Will Paying With Actual Money Soon Become a Thing of the Past?

Why businesses are embracing the cashless trend, and what's at stake when they do

The cashless movement is largely coastal and urban, and confined to restaurants and takeout places, at least for now. Illustration: Miguel Montaner

In his nearly 30 years in the restaurant business, having done every job from waiter to regional director, Michael Ryan has learned a good deal about running a profitable house. His operational savvy helped make a success of legendary New York City names like Shaw’s Crab House and Blue Water Grill. Meanwhile, his watchful eye took note of many liabilities: the time it took to count the register drawers at night, for example, or the fivers and ten spots that would sometimes disappear into employees’ pockets as they worked behind the bar.

Which is why both locations of his latest concept, Filipino taqueria Flip Sigi, do not accept cash.

Before the restaurant adopted e-payments exclusively, “the manager was spending 20 hours a week counting cash, going to the bank and signing off on everybody’s [drawer],” Ryan says. If an employee’s count came up short, they’d be held to account for the shortage. That, Ryan says, “builds up animosity—and that takes its toll.” Today, with no cash in sight, Ryan’s manager can concentrate solely on running the restaurant, and endless cash-outs are yesterday’s problem. “We close at 11 and we’re out by 11:15,” Ryan says.

Though the cashless movement is largely coastal and urban—and confined, for now, to restaurants and takeout places—a growing number of businesses in America’s major cities are turning a cold shoulder to greenbacks.

At its 75 locations spread between Los Angeles and eastern seaboard cities like Philadelphia and Boston, artisanal salad shop Sweetgreen began going cashless in 2017. So did taqueria Dos Toros, with 20 locations in New York and Chicago. The influential fast-casual restaurant Tender Greens, with 27 units dotting the California coast, went cashless early in 2018. Situated in New York and Boston, locavore lunch spot Dig Inn stopped accepting cash at locations where 8 percent or fewer of the transactions were in cash, and Starbucks has been testing a cashless system at a Seattle location since last year. New York-based Union Square Hospitality Group currently has four concepts that no longer take cash—“and we have others on the way,” founder and CEO Danny Meyer promised on the company’s website.

Across the country, mom-and-pop restaurants have also joined in, some of them spurred by Visa’s 2017 “Cashless Challenge,” which handed out $10,000 prizes to 50 operators with the best stories of how eschewing paper money has helped their businesses. (Winners included Houston’s Peli Peli Kitchen and an Austin, Texas, Mexican food truck called Alli.)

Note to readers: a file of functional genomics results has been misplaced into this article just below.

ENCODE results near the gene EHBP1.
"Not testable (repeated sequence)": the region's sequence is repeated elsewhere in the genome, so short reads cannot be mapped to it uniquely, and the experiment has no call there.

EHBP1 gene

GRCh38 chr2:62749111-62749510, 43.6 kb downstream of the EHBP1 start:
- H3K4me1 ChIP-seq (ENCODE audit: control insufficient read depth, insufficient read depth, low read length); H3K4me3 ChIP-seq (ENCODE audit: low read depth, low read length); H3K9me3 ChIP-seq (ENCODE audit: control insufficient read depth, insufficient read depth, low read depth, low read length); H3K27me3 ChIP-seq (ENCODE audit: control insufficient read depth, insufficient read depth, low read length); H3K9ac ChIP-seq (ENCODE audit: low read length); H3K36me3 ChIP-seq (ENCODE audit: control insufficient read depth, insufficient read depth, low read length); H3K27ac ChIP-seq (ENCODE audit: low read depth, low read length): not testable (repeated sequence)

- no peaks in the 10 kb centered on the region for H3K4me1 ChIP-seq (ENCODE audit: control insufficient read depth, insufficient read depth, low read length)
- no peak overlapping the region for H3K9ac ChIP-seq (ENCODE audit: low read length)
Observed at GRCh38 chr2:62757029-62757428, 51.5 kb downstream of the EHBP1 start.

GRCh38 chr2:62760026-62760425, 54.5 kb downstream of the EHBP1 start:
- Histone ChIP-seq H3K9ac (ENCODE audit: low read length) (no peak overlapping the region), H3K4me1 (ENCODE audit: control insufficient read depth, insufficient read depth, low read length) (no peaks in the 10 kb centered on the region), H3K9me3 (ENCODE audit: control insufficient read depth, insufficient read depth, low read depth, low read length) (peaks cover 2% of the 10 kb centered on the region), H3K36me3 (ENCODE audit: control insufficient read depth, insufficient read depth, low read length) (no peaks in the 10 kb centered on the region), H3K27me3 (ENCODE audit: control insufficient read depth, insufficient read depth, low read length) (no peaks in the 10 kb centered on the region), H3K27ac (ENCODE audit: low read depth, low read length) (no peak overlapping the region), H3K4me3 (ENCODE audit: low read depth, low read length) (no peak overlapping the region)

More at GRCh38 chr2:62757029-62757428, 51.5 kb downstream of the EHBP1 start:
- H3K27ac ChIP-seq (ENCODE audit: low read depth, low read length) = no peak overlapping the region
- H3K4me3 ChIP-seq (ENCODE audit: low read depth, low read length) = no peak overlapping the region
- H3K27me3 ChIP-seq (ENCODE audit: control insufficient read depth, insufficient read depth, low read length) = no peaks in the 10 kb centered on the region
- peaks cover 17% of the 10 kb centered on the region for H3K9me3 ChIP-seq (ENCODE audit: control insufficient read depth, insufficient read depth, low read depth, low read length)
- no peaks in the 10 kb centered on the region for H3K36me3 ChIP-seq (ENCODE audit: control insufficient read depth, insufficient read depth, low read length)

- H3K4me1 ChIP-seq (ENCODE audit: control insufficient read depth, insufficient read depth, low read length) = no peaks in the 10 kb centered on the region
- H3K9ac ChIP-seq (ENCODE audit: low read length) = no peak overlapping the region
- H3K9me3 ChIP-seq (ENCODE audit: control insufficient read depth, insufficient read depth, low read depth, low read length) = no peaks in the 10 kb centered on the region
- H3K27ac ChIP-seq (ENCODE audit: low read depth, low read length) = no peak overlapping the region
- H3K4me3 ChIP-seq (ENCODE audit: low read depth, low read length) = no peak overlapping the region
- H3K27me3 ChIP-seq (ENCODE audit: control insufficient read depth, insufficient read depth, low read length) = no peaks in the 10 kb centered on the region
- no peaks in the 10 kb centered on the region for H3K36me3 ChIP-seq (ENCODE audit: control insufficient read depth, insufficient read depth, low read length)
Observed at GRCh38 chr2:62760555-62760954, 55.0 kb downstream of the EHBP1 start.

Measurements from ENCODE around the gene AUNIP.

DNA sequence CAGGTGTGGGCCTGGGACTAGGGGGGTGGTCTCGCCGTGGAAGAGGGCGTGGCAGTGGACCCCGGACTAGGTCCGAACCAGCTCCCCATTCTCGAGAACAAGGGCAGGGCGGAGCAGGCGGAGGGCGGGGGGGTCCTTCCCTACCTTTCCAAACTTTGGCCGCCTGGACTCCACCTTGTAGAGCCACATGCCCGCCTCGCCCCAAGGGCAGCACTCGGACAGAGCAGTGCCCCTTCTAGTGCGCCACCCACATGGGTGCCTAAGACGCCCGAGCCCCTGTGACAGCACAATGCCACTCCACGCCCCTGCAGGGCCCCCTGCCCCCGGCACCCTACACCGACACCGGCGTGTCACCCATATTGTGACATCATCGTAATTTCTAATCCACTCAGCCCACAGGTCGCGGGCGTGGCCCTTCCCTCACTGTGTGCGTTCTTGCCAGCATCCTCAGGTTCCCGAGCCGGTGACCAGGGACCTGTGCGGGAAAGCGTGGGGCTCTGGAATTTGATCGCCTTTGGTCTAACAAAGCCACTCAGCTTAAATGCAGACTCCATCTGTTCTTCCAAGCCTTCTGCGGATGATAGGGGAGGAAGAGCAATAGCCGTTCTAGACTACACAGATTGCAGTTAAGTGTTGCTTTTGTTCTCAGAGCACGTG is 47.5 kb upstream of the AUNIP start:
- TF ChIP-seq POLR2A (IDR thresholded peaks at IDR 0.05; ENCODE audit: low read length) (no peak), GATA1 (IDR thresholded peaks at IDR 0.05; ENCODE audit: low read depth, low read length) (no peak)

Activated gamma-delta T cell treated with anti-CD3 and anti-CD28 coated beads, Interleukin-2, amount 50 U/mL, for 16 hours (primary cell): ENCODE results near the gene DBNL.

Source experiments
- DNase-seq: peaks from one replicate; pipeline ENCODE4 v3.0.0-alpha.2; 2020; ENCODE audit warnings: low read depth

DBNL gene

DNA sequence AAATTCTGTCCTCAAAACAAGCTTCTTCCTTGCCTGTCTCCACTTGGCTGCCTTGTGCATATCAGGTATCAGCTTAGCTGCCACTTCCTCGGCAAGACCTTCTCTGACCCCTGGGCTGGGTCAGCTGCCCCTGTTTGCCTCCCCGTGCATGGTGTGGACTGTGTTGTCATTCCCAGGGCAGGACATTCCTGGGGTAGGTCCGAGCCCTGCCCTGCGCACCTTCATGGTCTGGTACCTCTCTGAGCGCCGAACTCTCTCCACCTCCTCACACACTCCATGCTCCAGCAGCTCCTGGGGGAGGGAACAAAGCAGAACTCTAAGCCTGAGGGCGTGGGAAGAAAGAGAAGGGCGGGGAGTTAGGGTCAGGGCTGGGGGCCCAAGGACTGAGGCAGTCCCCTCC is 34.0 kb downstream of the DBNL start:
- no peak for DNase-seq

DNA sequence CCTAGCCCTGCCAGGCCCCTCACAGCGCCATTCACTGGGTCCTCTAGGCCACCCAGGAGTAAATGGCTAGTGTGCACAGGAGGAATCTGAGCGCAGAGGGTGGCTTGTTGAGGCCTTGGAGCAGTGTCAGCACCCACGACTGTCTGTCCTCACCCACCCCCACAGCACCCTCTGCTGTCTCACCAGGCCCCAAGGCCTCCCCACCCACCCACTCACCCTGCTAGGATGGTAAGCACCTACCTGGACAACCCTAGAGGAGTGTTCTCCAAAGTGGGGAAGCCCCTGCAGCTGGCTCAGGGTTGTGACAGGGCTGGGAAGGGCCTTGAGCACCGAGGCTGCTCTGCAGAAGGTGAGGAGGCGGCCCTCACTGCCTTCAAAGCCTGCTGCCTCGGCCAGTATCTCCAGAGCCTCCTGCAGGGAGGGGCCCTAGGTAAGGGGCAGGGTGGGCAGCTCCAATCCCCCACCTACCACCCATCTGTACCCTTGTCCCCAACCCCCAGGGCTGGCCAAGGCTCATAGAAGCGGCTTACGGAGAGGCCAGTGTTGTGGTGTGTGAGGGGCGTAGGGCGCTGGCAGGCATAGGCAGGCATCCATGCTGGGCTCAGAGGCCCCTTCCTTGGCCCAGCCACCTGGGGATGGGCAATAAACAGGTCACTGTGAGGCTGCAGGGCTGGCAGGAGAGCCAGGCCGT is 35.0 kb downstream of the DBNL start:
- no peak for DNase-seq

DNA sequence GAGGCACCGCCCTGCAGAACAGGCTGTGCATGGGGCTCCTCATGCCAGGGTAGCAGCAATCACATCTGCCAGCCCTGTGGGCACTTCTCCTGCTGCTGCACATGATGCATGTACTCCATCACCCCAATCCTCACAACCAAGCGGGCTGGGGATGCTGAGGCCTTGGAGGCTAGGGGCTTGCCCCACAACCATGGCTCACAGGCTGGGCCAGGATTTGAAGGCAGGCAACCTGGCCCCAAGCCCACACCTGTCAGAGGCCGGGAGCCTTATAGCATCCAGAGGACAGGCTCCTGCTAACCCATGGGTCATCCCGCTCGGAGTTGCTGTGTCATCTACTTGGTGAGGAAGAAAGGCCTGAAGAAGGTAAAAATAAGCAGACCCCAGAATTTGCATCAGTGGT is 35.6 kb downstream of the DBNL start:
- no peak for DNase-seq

“We observed about a year and a half ago that there was a front edge of this movement [of] small businesses eliminating cash altogether,” explains Visa’s chief product officer, Jack Forestell. “We thought that was an interesting choice.”

While credit cards have been around since the 1950s, only recently have plastic and mobile payment technology together threatened to drive paper money to extinction. The growing wave of urbanization, the combined $300 billion spending power of millennials and Gen Z (two groups inherently comfortable with electronic transactions), and the rise of apps like Apple Pay and Google Wallet have coalesced to make cashless the next big thing.

In 2016, a Gallup poll showed that Americans were steadily abandoning cash as they moved toward electronic payment methods. While in 2011, 36 percent of Americans said they conducted all or most of their transaction in cash, by 2016 that number had fallen to 24 percent. According to TSYS’s 2017 Consumer Payment Study, close to half (44 percent) of consumers opt for debit cards at transaction time, and the Federal Reserve’s 2018 Payments Study found that between 2016 and 2017, chip-authenticated card payments grew in volume by 19 percent.

Going completely cashless comes with a multitude of additional, and by now well-publicized, gains. It boosts efficiency by speeding transaction times. “Without handling cash and making change,” Meyer has written, “we can serve more guests in far less time.” The absence of cash also curbs employee theft and makes for a safer working environment. “You’ll not have an armed robbery for credit-card receipts,” notes Melissa Wilson, principal at restaurant consultancy Technomic. “And you don’t have to worry about the managers going to the bank at night.”

Other benefits are less visible but no less significant. In 2016, Sweetgreen (which did not respond to requests for comment for this story) told the Boston Globe that going cashless saved 100,000 driving miles for armored cars and eliminated 500 pounds of paperwork—and that was just for its Massachusetts locations.

The vanguard of the cashless trend is undoubtedly Amazon Go—the grocery stores that use computer vision, AI and machine learning to let shoppers stroll out the door with nary a stop at the register. But any retailer that already accepts plastic can theoretically go cashless tomorrow. “Once you’re equipped to accept electronic payments [like] credit, debit and prepaid, there’s nothing else you need to do,” says Forestell.

The logical next step, then, would be for every establishment to go cashless. Yet the fact that an overwhelming majority have yet to do so points to the underside of the trend.


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This story first appeared in the Feb. 4, 2019, issue of Adweek magazine. Click here to subscribe.

@UpperEastRob robert.klara@adweek.com Robert Klara is a senior editor, brands at Adweek, where he specializes in covering the evolution and impact of brands.
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